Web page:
Osteochondral lesions of the talus occur with relatively frequency, often as the sequelae of benign ankle sprains, and are only surpassed by the knee and elbow as more common locations. While microfracture of the talus is the most common first-line surgical treatment performed at the time of ankle arthroscopy, marrow stimulation alone results in fibrocartilaginous repair tissue rather than true hyaline-like articular cartilage. In addition, the benefits of bone marrow stimulation for the treatment of large (>150 mm2), deep (>7 mm), or cystic lesions is limited. Autologous osteochondral transplant has emerged as one such treatment option for large lesions that may address underlying bone loss and reconstitute articular cartilage. The utility of autologous osteochondral transplant also must be interpreted with an understanding of the potential complications, including donor-site morbidity. In addition, it is important to decompress, curettage, and back fill associated cysts with bone graft. When cysts are not treated aggressively, patients may have ongoing bone marrow edema and pain.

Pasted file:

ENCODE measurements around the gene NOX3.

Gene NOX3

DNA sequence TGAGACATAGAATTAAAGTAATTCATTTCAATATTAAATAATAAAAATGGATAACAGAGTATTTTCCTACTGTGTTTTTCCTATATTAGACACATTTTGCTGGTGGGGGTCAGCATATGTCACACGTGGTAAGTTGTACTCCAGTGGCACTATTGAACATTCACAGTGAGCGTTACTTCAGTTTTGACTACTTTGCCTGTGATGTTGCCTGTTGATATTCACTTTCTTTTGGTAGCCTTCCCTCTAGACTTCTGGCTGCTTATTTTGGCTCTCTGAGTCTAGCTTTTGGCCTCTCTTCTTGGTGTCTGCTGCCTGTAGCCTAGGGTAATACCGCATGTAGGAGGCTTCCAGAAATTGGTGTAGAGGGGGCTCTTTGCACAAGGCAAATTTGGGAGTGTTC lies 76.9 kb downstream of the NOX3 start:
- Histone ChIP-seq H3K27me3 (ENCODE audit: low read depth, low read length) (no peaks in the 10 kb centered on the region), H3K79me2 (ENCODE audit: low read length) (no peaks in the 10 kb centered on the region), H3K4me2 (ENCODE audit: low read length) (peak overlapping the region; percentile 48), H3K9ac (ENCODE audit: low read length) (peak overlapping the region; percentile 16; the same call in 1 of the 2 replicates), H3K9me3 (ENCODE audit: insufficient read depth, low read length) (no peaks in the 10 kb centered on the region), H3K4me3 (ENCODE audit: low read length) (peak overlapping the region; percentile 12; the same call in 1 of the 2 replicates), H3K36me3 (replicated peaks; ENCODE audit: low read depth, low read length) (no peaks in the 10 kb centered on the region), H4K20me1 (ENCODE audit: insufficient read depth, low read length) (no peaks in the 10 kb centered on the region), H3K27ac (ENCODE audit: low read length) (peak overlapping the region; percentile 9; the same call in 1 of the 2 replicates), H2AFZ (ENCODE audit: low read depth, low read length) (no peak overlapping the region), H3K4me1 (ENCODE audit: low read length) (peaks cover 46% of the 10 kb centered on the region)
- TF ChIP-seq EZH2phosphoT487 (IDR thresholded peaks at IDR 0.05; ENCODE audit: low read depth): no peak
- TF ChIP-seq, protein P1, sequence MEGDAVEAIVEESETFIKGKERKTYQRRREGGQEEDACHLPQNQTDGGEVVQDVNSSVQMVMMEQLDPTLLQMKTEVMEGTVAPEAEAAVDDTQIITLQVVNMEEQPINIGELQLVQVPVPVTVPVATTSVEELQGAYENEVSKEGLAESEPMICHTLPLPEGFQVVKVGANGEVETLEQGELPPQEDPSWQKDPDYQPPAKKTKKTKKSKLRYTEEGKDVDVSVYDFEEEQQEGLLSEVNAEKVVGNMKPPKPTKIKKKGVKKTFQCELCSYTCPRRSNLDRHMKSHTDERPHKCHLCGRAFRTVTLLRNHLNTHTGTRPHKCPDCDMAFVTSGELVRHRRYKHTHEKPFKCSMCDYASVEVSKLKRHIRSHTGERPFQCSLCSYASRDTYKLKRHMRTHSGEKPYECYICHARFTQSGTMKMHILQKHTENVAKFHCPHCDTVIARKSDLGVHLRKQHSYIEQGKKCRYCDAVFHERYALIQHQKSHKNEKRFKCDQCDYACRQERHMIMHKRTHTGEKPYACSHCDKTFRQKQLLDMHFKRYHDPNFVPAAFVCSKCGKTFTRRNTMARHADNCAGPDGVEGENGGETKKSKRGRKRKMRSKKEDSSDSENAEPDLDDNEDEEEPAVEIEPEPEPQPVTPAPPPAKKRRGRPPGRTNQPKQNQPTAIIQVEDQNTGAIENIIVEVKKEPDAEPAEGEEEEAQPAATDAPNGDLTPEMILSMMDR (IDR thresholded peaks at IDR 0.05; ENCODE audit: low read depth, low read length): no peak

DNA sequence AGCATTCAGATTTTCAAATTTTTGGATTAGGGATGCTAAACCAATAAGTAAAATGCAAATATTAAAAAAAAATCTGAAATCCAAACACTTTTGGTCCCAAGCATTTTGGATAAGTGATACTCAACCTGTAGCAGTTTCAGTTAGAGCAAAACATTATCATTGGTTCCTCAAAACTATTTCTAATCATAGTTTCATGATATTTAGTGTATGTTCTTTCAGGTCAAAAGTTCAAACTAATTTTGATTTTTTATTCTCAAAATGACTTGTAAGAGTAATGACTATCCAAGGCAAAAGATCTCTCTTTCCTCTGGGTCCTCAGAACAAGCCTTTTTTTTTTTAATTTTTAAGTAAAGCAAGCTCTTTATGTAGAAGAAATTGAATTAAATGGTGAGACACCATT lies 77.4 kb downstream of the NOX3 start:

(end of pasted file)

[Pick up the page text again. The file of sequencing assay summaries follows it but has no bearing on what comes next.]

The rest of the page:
|Number of pages||2|
|Journal||Arthroscopy - Journal of Arthroscopic and Related Surgery|
|State||Published - Mar 2021|